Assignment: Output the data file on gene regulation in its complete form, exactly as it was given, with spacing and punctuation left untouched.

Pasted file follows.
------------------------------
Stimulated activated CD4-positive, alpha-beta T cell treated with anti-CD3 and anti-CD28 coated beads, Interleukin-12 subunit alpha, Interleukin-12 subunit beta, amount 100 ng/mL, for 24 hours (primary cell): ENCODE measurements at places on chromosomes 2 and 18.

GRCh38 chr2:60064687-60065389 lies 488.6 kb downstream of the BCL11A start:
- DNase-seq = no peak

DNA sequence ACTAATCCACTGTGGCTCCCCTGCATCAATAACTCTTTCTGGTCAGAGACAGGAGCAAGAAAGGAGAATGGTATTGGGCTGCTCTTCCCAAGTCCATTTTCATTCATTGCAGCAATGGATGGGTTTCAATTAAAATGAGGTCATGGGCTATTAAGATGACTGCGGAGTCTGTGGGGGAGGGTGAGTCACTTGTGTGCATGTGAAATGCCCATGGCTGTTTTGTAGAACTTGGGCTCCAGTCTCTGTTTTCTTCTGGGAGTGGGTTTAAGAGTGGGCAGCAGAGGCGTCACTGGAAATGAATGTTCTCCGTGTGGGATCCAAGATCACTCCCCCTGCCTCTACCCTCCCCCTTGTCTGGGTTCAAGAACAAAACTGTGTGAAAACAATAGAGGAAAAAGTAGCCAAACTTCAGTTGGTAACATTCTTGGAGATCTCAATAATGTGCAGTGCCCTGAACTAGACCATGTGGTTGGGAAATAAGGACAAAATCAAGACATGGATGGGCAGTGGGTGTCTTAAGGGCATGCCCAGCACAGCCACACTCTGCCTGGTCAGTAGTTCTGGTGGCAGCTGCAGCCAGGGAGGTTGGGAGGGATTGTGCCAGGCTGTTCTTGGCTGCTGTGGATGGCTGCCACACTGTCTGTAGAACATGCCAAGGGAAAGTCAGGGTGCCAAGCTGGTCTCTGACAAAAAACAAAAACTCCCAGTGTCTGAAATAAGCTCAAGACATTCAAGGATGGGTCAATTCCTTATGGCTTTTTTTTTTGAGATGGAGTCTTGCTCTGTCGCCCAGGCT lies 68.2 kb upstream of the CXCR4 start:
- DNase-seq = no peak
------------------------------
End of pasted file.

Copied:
Stimulated activated CD4-positive, alpha-beta T cell treated with anti-CD3 and anti-CD28 coated beads, Interleukin-12 subunit alpha, Interleukin-12 subunit beta, amount 100 ng/mL, for 24 hours (primary cell): ENCODE measurements at places on chromosomes 2 and 18.

GRCh38 chr2:60064687-60065389 lies 488.6 kb downstream of the BCL11A start:
- DNase-seq = no peak

DNA sequence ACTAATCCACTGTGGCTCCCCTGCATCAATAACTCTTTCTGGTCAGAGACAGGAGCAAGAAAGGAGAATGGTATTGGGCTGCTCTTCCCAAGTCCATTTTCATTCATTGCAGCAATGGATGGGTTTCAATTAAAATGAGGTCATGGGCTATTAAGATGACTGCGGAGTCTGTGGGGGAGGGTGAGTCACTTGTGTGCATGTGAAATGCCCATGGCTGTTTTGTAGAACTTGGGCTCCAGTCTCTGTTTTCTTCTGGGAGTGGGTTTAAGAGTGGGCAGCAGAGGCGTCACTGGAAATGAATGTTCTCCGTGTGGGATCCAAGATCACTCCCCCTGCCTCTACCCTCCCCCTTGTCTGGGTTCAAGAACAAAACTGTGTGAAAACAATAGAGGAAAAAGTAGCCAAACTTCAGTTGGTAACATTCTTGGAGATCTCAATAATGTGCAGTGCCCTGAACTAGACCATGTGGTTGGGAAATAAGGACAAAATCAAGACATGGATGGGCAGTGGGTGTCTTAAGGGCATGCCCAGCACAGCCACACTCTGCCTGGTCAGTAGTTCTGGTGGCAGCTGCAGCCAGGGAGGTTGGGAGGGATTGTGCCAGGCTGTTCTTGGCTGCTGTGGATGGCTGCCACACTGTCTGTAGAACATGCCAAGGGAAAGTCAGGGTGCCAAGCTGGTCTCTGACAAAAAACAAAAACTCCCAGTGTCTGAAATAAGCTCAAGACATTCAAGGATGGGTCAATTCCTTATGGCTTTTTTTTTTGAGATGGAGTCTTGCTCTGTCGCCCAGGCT lies 68.2 kb upstream of the CXCR4 start:
- DNase-seq = no peak